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Contains Caffeine


Our best Matcha grade. Organic Japanese shade-grown green tea matcha powder "Camellia sinensis". Crafted for sophisticated chefs' palates. Silky & lingering sweet aftertaste. A 'thick' matcha. Our best grade of Japanese Premium Matcha powder. A best grade for Ceremonial Matcha, yet priced reasonably for everyday drinking.

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SKU: 3104-100


The health benefits of matcha are greater than those of green tea. Matcha is especially effective in providing the full benefits of anti-oxidants, and promoting fat oxidation because the leaf itself is ingested.

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Matcha is a variety of fine, powdered green tea used particularly in the Japanese tea ceremony, as well as to flavour and dye foods such as mochi and soba noodles, green tea ice cream and a variety of wagashi (Japanese confectionery). The most famous matcha-producing regions are Uji in Kyoto, Nishio in Aichi, Shizuoka, and northern Kyushu.

Matcha is generally expensive compared to other forms of tea, although its price depends on its quality. Only the finest tea buds are hand picked, and it can take upwards of one hour to grind 30 grams of Matcha. Matcha is made from shade-grown tea leaves also used to make Gyokuro, unlike other forms of powdered tea, such as powdered Sencha.

Powdered tea, stored and traded as tea bricks, was invented in China during the Song Dynasty (960-1279). Preparation and consumption of powdered tea was formed into a ritual by Zen (Chan) Buddhists. [citation needed]

Zen Buddhism, and powdered tea along with it, Japan in 1191 by the monk Eisai. Powdered tea was slowly forgotten in China, but in to be an important item at Zen monasteries, and became highly appreciated by others in the upper echelons of society during the 14th through 16th centuries. Along with this development, tea plantation owners in Uji perfected techniques for producing excellent tea for matcha. The cultural activity called the Japanese tea ceremony centers around the preparation, serving, and drinking of matcha. The 16th century tea master Sen no Rikyu is regarded as the person who perfected this cultural activity. The kind of Japanese tea ceremony that he conceived is called wabi-cha or sōan-cha.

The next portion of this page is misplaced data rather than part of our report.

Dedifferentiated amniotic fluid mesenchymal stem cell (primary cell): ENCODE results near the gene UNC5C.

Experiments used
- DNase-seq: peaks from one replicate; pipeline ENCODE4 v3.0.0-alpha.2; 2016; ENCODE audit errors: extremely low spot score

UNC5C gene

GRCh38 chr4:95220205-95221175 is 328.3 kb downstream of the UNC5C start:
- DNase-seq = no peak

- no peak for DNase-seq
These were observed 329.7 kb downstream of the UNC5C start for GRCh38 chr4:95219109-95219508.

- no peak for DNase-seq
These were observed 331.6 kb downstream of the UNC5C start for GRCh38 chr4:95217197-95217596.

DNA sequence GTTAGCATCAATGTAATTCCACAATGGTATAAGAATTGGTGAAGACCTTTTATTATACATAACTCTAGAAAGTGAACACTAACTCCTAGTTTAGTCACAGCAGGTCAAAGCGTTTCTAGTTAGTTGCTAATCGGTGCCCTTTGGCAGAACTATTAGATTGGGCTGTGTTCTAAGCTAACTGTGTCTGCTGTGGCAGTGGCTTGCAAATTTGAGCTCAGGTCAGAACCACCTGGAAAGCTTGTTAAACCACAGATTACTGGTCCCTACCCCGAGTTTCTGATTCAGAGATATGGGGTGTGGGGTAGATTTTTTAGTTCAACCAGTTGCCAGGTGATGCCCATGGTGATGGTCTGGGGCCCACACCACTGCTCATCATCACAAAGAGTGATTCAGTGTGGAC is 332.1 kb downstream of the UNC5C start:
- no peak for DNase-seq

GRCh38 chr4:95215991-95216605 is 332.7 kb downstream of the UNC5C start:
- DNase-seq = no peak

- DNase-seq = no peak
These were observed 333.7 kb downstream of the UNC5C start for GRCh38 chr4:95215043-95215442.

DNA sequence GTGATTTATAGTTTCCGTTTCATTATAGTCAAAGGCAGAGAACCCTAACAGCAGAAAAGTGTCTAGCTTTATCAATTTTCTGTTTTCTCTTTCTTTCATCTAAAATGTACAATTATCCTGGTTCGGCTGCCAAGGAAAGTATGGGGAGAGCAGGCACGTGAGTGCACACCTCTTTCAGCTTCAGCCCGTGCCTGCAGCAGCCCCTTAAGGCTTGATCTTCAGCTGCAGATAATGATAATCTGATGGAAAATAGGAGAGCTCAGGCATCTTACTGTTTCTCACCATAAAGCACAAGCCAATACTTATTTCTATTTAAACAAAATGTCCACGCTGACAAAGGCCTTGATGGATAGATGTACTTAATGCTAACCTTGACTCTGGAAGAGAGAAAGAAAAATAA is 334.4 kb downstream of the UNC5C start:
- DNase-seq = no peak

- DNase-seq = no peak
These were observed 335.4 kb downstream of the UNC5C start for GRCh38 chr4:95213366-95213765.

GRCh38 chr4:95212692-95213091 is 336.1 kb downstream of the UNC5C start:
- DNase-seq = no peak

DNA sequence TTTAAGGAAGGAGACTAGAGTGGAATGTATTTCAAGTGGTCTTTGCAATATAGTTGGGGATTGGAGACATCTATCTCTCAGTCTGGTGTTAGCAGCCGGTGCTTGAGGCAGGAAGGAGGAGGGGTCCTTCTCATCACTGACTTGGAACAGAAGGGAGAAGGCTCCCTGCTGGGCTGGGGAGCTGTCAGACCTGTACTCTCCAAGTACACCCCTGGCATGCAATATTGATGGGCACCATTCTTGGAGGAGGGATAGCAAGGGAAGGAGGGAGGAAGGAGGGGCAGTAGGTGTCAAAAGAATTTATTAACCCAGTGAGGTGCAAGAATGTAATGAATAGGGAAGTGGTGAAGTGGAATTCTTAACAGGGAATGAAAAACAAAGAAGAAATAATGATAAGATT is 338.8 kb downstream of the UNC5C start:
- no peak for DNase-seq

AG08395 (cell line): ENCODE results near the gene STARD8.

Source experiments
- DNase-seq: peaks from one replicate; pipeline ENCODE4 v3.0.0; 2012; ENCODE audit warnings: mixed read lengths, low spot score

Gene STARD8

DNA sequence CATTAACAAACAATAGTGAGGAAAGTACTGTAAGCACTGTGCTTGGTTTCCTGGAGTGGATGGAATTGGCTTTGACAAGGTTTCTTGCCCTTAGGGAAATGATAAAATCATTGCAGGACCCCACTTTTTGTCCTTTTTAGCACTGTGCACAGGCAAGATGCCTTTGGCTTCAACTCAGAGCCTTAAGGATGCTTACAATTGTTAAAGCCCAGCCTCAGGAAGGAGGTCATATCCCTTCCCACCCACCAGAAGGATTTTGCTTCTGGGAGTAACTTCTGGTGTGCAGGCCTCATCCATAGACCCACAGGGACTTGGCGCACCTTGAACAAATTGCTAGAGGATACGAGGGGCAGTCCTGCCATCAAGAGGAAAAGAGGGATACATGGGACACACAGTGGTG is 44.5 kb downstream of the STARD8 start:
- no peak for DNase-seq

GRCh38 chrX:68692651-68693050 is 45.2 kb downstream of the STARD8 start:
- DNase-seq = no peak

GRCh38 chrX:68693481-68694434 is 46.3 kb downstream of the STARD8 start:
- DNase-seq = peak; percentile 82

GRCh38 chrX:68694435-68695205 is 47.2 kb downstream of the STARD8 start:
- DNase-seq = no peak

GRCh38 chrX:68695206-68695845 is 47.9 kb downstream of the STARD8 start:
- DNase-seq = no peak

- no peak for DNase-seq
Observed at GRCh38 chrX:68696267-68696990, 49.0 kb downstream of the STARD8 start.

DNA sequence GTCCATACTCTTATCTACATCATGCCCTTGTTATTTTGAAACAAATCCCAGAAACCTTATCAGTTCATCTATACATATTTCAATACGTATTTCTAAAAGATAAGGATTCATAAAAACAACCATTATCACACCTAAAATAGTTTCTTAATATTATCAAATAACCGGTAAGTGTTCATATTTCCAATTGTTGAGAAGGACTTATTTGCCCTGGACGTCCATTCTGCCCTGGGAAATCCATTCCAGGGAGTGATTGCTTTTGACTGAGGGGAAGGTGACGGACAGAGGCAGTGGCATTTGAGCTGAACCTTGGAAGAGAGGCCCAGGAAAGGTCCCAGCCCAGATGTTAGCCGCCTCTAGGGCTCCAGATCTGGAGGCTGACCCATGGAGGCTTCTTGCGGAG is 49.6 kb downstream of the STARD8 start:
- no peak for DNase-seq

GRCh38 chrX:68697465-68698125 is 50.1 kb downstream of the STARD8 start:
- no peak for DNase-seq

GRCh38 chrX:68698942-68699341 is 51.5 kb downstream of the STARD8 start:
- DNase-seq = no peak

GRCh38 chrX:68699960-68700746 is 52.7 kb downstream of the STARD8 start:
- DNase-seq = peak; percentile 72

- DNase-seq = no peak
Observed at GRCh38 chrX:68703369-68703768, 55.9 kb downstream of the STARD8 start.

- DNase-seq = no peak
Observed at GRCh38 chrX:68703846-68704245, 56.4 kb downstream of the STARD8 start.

A small amount of matcha is placed into the bowl, traditionally using a bamboo scoop called chashaku, and then a small amount of hot not boiling water is added. The mixture is then whisked to a uniform consistency, using a bamboo whisk known as a chasen. There must be no lumps left in the liquid and no ground tea should remain on the sides of the bowl. It is traditionally served with a small sweet.

Other ways to prepare is to use an immersion blender. This will help to whisk the matcha and break up the lumps. Another way is to treat the matcha as you would when you prepare hot chocolate using cocoa powder. If you add a small amount of hot water to make a paste and then add the rest of the water it will also mix with few lumps. When making a smoothie the matcha will mix easily when you blend all the smoothie ingredients together.

To prepare Matcha as a hot drink I generally use 1⁄4 to 1⁄2 tsp of matcha per cup. Using more may result in too green of a taste for your palate. If you are new to Matcha it is best to use less at the start. When making a smoothie I generally use aprox. 1 tsp per cup. You need to use more when blending with milks and other ingredients.

When using Matcha to bake use approx. 1 tbsp of Matcha for 1 1⁄2 cups of flour. Sometimes I remove a little of the flour and replace that amount with Matcha. If you use it in baked goods that are light in colour then they may have a greenish tinge. Using matcha in baked goods like brownies will hide the green colour.


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